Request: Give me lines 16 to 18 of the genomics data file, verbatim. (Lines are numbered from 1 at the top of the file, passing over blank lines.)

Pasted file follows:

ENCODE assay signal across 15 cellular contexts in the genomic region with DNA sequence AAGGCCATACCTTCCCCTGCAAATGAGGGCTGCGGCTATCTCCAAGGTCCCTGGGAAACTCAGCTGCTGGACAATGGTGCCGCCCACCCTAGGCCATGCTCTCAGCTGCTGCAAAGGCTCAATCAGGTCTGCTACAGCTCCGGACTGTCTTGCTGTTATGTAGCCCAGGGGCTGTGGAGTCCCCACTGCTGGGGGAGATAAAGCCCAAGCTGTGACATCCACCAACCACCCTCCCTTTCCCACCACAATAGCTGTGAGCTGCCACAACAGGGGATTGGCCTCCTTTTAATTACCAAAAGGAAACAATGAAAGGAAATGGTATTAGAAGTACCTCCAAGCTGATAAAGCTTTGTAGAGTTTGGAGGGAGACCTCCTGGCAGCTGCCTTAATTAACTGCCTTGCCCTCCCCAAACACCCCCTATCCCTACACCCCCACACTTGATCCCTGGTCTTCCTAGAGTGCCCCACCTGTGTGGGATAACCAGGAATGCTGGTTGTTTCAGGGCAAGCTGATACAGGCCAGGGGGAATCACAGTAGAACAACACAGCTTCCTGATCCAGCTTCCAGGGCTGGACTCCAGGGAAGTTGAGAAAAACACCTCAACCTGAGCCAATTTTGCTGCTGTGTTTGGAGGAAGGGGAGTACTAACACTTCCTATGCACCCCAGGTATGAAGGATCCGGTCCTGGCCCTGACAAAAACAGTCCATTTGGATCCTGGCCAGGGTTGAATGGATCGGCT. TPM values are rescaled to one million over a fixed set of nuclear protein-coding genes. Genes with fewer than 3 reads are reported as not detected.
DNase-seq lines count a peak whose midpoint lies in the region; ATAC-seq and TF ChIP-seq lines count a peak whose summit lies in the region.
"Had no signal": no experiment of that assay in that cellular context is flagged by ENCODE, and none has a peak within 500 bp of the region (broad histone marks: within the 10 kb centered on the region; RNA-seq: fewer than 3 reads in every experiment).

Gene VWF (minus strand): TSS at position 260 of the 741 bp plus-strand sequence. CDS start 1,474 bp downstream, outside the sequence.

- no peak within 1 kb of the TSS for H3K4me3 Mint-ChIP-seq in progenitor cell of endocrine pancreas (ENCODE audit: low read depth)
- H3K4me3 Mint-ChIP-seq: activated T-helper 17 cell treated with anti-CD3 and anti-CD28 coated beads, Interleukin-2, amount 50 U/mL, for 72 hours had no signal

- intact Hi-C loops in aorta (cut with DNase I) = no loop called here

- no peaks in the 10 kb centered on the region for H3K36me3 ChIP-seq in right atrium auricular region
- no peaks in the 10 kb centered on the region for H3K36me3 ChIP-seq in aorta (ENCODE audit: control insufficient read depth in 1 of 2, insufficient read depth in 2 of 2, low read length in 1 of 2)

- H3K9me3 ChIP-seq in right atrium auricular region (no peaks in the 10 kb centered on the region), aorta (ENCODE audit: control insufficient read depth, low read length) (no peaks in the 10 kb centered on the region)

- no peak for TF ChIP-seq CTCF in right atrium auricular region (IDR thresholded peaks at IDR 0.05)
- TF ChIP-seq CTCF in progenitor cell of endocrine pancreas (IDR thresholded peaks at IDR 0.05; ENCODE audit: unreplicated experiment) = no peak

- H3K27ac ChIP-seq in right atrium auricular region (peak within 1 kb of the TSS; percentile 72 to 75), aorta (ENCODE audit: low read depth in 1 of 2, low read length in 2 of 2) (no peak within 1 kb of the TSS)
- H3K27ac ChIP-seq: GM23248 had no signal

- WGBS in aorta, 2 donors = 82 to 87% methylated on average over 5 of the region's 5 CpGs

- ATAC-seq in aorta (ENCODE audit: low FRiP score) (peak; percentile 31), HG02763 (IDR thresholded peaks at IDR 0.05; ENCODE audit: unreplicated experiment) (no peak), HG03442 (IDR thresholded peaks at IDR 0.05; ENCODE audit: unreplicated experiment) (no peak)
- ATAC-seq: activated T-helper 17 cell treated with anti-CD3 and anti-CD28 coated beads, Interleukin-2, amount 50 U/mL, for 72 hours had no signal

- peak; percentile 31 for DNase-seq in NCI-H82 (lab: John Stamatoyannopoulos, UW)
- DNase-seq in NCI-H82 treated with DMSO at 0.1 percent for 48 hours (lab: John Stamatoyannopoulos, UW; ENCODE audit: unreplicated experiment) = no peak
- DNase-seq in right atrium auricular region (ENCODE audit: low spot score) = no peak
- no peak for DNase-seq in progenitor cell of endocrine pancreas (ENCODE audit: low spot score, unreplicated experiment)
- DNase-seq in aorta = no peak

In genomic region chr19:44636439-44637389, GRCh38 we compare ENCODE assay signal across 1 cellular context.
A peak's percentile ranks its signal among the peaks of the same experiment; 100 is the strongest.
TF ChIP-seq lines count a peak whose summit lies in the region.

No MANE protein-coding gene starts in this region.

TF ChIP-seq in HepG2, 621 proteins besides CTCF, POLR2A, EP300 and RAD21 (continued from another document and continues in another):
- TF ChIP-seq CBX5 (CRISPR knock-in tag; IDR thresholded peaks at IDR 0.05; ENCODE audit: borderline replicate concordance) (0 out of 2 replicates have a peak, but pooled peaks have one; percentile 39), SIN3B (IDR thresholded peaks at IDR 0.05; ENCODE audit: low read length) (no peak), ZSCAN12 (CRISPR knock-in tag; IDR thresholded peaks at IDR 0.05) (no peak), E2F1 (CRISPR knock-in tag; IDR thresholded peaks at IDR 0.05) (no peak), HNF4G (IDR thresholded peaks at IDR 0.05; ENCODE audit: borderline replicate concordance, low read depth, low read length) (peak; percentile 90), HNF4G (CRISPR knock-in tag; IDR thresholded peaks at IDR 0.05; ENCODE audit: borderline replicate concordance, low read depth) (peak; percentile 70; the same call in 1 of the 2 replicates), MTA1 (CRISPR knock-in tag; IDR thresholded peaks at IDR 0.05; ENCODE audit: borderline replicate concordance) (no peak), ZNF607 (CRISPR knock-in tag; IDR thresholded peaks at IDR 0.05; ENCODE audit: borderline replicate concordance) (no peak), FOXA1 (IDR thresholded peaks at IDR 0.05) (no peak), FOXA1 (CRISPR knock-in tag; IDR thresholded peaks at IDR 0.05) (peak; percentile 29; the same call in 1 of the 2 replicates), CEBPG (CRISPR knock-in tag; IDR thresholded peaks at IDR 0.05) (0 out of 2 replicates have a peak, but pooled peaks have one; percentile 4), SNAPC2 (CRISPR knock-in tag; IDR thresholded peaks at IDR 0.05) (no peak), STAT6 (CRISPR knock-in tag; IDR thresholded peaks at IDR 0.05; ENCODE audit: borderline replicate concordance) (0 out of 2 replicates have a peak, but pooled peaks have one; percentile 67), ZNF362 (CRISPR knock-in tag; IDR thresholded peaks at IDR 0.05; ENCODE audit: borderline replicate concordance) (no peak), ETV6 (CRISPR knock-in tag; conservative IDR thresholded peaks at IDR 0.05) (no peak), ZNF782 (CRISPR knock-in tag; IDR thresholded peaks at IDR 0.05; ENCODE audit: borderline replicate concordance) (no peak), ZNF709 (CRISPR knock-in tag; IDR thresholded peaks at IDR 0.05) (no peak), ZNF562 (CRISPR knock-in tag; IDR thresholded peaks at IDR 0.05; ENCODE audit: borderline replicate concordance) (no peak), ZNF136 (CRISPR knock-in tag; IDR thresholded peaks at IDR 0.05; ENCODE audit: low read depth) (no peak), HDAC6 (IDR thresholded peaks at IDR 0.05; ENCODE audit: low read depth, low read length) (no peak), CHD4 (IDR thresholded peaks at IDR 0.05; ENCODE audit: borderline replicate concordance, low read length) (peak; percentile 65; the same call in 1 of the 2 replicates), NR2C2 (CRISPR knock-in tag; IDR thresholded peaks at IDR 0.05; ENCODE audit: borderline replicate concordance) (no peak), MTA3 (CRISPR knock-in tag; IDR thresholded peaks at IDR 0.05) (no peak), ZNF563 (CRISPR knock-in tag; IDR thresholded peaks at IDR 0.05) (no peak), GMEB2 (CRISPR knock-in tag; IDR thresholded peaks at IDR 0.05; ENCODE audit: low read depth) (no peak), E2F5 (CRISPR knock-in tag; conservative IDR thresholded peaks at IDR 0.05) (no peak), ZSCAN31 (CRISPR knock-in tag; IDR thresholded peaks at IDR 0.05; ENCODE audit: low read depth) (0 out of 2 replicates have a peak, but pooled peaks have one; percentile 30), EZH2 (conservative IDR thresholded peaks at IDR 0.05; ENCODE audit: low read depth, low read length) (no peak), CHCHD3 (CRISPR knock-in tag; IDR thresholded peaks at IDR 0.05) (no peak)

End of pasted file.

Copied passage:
- ATAC-seq in aorta (ENCODE audit: low FRiP score) (peak; percentile 31), HG02763 (IDR thresholded peaks at IDR 0.05; ENCODE audit: unreplicated experiment) (no peak), HG03442 (IDR thresholded peaks at IDR 0.05; ENCODE audit: unreplicated experiment) (no peak)
- ATAC-seq: activated T-helper 17 cell treated with anti-CD3 and anti-CD28 coated beads, Interleukin-2, amount 50 U/mL, for 72 hours had no signal

- peak; percentile 31 for DNase-seq in NCI-H82 (lab: John Stamatoyannopoulos, UW)